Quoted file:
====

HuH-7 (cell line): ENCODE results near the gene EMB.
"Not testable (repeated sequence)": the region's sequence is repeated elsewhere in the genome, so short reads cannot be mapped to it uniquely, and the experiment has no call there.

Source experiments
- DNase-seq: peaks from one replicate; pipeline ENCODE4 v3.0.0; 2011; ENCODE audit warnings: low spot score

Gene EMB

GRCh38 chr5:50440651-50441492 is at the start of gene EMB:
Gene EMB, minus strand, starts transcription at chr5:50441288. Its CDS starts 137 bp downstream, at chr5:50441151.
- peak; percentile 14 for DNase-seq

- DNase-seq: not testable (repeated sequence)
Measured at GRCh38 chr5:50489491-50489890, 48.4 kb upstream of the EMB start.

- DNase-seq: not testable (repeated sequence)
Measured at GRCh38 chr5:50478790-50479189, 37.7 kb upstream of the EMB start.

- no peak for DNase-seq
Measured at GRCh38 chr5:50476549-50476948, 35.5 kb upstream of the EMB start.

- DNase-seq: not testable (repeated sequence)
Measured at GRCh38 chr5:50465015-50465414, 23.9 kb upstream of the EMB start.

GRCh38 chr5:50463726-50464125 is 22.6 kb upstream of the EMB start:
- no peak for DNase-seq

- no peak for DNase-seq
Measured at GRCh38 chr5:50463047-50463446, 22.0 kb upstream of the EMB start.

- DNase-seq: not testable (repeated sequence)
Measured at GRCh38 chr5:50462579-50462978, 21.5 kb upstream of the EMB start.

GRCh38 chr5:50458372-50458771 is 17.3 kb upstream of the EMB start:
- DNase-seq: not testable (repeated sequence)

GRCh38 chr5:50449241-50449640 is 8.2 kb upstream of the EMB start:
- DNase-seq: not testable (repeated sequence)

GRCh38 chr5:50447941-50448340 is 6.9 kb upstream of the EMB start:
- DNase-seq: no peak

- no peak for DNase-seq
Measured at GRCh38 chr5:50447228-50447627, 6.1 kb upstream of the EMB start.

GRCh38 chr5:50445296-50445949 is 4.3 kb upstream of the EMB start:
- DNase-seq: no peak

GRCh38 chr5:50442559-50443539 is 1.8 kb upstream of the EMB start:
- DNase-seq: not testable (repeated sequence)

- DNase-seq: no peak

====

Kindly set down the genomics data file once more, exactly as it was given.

HuH-7 (cell line): ENCODE results near the gene EMB.
"Not testable (repeated sequence)": the region's sequence is repeated elsewhere in the genome, so short reads cannot be mapped to it uniquely, and the experiment has no call there.

Source experiments
- DNase-seq: peaks from one replicate; pipeline ENCODE4 v3.0.0; 2011; ENCODE audit warnings: low spot score

Gene EMB

GRCh38 chr5:50440651-50441492 is at the start of gene EMB:
Gene EMB, minus strand, starts transcription at chr5:50441288. Its CDS starts 137 bp downstream, at chr5:50441151.
- peak; percentile 14 for DNase-seq

- DNase-seq: not testable (repeated sequence)
Measured at GRCh38 chr5:50489491-50489890, 48.4 kb upstream of the EMB start.

- DNase-seq: not testable (repeated sequence)
Measured at GRCh38 chr5:50478790-50479189, 37.7 kb upstream of the EMB start.

- no peak for DNase-seq
Measured at GRCh38 chr5:50476549-50476948, 35.5 kb upstream of the EMB start.

- DNase-seq: not testable (repeated sequence)
Measured at GRCh38 chr5:50465015-50465414, 23.9 kb upstream of the EMB start.

GRCh38 chr5:50463726-50464125 is 22.6 kb upstream of the EMB start:
- no peak for DNase-seq

- no peak for DNase-seq
Measured at GRCh38 chr5:50463047-50463446, 22.0 kb upstream of the EMB start.

- DNase-seq: not testable (repeated sequence)
Measured at GRCh38 chr5:50462579-50462978, 21.5 kb upstream of the EMB start.

GRCh38 chr5:50458372-50458771 is 17.3 kb upstream of the EMB start:
- DNase-seq: not testable (repeated sequence)

GRCh38 chr5:50449241-50449640 is 8.2 kb upstream of the EMB start:
- DNase-seq: not testable (repeated sequence)

GRCh38 chr5:50447941-50448340 is 6.9 kb upstream of the EMB start:
- DNase-seq: no peak

- no peak for DNase-seq
Measured at GRCh38 chr5:50447228-50447627, 6.1 kb upstream of the EMB start.

GRCh38 chr5:50445296-50445949 is 4.3 kb upstream of the EMB start:
- DNase-seq: no peak

GRCh38 chr5:50442559-50443539 is 1.8 kb upstream of the EMB start:
- DNase-seq: not testable (repeated sequence)

- DNase-seq: no peak